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Wow, what is this? Two blogs in as many days? Now that is called dedication… or perhaps procrastination.

So, where to begin. I attend a local chat group formed mostly of teachers, librarians and children’s authors who get together to talk about books, mostly ones aimed at children and young adults. I don’t write for children and I don’t really write for young adults, but I love books so I go along. They are always very entertaining evenings. Last time someone made the mistake of getting me started on my hobby horse about book publishing, but I must have been somehow inspiring rather than annoying, because one of the ladies passed my name on to a school… The following day I got an email asking if I would come and talk about writing with a group of grade 4/5 students (read 9-10 years old). I said yes. I say yes to everything at the moment, especially if the question is whether I want more chocolate or a cup of tea…

I went to the school. I took the first book I wrote (the infamous Sad Little Christmas Tree) and I talked to them about writing and why I do it. I told them how I came to be a writer because I never wanted to do anything else. That even if not a single one of my books had ever been published I would have kept writing because I couldn’t NOT write. Aaannd they all stared up at me with their blank expressions, waiting to decide if I am going to be this boring for the whole session.

No! I refuse to be boring. I had organised to do a writing exercise with them – so I took up the whiteboard marker, 55 students sitting on the floor at my feet, and I told them what you need to write a story. Protagonist. Problem. Let’s keep it simple, I thought, start with the basics.

“We need a protagonist, a character who this story is going to be about.”

“Can we call him ‘Bob’?”

“Yes, we can call him Bob. Now we need to know a little bit about Bob.”

It was sheer power! All these hands rising around me and I got to choose which one was allowed to speak. And choose I did, trying to be even handed and unprejudiced and make sure everyone got to have a chance. And what we ended up with was this:

Bob: 51 Years old. Cow. Lonely. Fat. Red with purple stripes. His only friend is a Slug.

A testament to the imaginative power of children. Ok, I can work with this, I can work with this.

“Bob needs a problem. A goal. Something he wants to achieve.”

“He needs to find his friend – Conner,” one of them says.

“Who’s a cat!” another shouts.

Much laughter. Conner is a child in the class I discover later, at least calling him a cat doesn’t seem to be rude so let’s move on.

So we move on and I am soon balancing on the slippery slope of over excited children, utterly amazed at the things that come out of their mouths. I have a three year old and a one year old, so now I get to see what I have to look forward to. Because you see, Bob needed to get out of the paddock, so logic dictates that there must be a unicorn upon whose back he can climb – thus breaking its legs. Yes, we now have a unicorn with broken legs and Bob is still stuck in the paddock.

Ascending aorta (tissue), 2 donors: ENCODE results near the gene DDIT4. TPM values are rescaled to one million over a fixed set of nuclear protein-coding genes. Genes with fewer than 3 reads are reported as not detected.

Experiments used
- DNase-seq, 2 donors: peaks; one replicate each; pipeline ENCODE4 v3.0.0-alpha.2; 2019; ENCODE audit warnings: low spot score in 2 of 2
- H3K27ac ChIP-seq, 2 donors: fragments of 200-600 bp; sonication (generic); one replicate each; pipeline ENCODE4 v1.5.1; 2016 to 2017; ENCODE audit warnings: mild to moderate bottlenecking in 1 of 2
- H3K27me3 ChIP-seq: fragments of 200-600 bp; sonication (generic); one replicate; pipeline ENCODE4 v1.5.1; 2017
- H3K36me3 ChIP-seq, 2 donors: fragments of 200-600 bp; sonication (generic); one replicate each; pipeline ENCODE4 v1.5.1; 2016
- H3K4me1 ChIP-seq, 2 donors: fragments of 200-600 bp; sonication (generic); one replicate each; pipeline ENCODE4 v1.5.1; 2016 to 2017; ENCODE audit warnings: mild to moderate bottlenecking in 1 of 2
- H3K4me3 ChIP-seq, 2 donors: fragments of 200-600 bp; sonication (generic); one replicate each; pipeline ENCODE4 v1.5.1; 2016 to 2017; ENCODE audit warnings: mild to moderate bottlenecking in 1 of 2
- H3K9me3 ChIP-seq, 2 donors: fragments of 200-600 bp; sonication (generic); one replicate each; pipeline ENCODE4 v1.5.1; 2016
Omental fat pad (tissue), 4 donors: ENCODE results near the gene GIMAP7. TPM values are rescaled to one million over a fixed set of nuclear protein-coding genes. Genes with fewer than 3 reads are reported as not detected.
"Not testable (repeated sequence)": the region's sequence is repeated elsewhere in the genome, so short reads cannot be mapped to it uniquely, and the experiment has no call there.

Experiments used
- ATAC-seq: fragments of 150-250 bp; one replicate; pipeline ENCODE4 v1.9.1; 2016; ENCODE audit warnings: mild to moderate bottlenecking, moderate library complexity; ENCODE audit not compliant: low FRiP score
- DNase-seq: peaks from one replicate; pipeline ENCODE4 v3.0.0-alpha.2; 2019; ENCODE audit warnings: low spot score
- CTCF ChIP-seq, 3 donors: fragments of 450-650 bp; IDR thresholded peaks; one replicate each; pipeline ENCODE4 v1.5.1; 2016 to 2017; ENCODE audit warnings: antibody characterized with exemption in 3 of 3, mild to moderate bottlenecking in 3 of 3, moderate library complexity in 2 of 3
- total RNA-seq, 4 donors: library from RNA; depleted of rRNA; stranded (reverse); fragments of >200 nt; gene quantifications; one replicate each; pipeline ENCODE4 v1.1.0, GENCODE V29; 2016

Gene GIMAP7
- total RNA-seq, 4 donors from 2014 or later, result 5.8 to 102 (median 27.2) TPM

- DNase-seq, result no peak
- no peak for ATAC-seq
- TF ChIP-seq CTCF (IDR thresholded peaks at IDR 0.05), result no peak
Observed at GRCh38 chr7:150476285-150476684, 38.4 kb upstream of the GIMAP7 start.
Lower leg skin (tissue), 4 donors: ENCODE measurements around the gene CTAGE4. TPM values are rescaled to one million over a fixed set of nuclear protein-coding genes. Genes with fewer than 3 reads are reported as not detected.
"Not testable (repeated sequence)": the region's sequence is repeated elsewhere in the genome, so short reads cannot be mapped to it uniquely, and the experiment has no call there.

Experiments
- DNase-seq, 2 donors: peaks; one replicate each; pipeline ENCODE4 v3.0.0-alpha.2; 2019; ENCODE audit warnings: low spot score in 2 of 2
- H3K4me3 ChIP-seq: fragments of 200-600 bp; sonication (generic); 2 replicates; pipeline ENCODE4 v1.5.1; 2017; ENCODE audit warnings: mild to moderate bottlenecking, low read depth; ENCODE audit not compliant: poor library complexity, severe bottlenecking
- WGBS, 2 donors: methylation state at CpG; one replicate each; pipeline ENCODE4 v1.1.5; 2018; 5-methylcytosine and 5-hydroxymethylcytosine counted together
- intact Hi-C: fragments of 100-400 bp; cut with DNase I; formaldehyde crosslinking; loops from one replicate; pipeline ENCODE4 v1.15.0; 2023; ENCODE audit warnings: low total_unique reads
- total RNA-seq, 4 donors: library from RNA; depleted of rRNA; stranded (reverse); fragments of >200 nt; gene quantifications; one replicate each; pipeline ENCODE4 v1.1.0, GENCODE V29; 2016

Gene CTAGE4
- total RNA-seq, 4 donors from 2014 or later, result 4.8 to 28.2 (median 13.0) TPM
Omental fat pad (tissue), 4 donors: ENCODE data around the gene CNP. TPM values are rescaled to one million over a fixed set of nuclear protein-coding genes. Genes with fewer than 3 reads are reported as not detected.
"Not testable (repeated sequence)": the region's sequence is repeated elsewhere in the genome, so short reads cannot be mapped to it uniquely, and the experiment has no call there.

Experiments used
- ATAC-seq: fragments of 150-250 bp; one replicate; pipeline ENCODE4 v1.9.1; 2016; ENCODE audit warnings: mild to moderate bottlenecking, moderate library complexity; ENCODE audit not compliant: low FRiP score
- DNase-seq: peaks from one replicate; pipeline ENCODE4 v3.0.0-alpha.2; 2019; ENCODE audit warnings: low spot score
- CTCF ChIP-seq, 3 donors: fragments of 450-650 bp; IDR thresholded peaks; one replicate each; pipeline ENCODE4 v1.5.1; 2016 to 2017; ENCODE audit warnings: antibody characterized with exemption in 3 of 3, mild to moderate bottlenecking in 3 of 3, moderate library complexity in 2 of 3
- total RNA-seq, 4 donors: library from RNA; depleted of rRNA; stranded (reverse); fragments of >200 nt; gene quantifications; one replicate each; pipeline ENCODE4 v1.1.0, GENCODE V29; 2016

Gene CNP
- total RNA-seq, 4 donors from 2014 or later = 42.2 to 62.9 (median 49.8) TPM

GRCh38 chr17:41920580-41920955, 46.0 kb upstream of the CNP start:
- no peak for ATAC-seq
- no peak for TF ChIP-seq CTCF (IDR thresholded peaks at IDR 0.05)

One very lateral thinking girl informs me that Bob must wait until it is dark, because when it is dark he will be able to jump over the moon. Ok, but darn, turns out he just landed in another paddock. Perhaps my cruelty to characters at that age wasn’t special, it was just normal. I just didn’t lose the knack.

But look! There is another unicorn. Brilliant. Let’s eat it. “What?!” – “To gain it’s powers of course.”

Yes… of course. So now we are having the conversation about consequences, with reference to Harry Potter. It isn’t nice to eat unicorns, so what are the ramifications of this – Bob feels bad and the unicorn comes back to haunt him as a ghost, but when Bob explains why he did it, the unicorn forgives him and goes to get the farmer’s daughter to let Bob out of the paddock – yay!

It was at this point that I realised they hadn’t grasped the most important part of story structure – they weren’t linking anything together with the REASON – WHY? I started to ask them as they threw Bob’s next moves at me. “He gets stuck in some mud” “He goes and hitchhikes on the side of the road” “He follows the farmer on Instagram.” WHY? If he is trying to find his friend Conner. I have no problem with him getting stuck in the mud, but WHY? They were jumping from action to action instead of reason to reason, and it took about ten minutes for me to get this concept through to them. Internal logic. Always think of the goal, always keep your eye on the goal, and make sure your characters are trying to reach it.

We got there in the end. Conner likes climbing, so look up the trees. There he is, up a tree. How do we get him down? Magical unicorn powers (from the unicorn Bob ate) kick in and he floats up, but he is too fat and all he does is fall back down. He is too fat to save Conner. Answer – GO TO THE GYM – congratulations to the boy who came up with that one, realising that Bob has a secondary problem that is stopping him from succeeding at his goal, and fix it! Beautiful, character development here we come.

Bob is now able to get up the tree, but he is just too late! The Slug friend from back in the paddock feels betrayed and kidnaps Conner out of the tree with a helicopter. Bob gets a jetpack (as you do) and flies after it, (as you do) only to discover that it wasn’t really Conner at all, but a completely different cat. He goes back to his paddock because he’s had enough, and there, in a tree, is Conner waiting for him. Conveniently happy ending. You would think they’d read some books or something…

They invited me to come back and do it all over again with their other classes…